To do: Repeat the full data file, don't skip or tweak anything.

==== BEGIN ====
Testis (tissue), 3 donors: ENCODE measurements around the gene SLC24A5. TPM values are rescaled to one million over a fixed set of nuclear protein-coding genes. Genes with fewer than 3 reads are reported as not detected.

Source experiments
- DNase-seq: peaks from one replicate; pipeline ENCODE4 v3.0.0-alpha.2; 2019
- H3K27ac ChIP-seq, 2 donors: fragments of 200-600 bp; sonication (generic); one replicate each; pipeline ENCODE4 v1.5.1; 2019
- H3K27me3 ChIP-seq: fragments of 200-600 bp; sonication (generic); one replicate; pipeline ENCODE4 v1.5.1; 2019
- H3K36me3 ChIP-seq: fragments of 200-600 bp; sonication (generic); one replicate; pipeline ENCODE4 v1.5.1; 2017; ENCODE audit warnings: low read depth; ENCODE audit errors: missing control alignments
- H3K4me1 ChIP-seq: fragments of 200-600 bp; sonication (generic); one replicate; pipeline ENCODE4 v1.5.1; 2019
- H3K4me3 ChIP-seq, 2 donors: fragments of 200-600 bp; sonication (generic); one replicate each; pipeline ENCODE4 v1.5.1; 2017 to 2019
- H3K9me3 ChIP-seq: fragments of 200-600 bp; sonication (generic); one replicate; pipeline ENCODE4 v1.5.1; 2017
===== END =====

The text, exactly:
Testis (tissue), 3 donors: ENCODE measurements around the gene SLC24A5. TPM values are rescaled to one million over a fixed set of nuclear protein-coding genes. Genes with fewer than 3 reads are reported as not detected.

Source experiments
- DNase-seq: peaks from one replicate; pipeline ENCODE4 v3.0.0-alpha.2; 2019
- H3K27ac ChIP-seq, 2 donors: fragments of 200-600 bp; sonication (generic); one replicate each; pipeline ENCODE4 v1.5.1; 2019
- H3K27me3 ChIP-seq: fragments of 200-600 bp; sonication (generic); one replicate; pipeline ENCODE4 v1.5.1; 2019
- H3K36me3 ChIP-seq: fragments of 200-600 bp; sonication (generic); one replicate; pipeline ENCODE4 v1.5.1; 2017; ENCODE audit warnings: low read depth; ENCODE audit errors: missing control alignments
- H3K4me1 ChIP-seq: fragments of 200-600 bp; sonication (generic); one replicate; pipeline ENCODE4 v1.5.1; 2019
- H3K4me3 ChIP-seq, 2 donors: fragments of 200-600 bp; sonication (generic); one replicate each; pipeline ENCODE4 v1.5.1; 2017 to 2019
- H3K9me3 ChIP-seq: fragments of 200-600 bp; sonication (generic); one replicate; pipeline ENCODE4 v1.5.1; 2017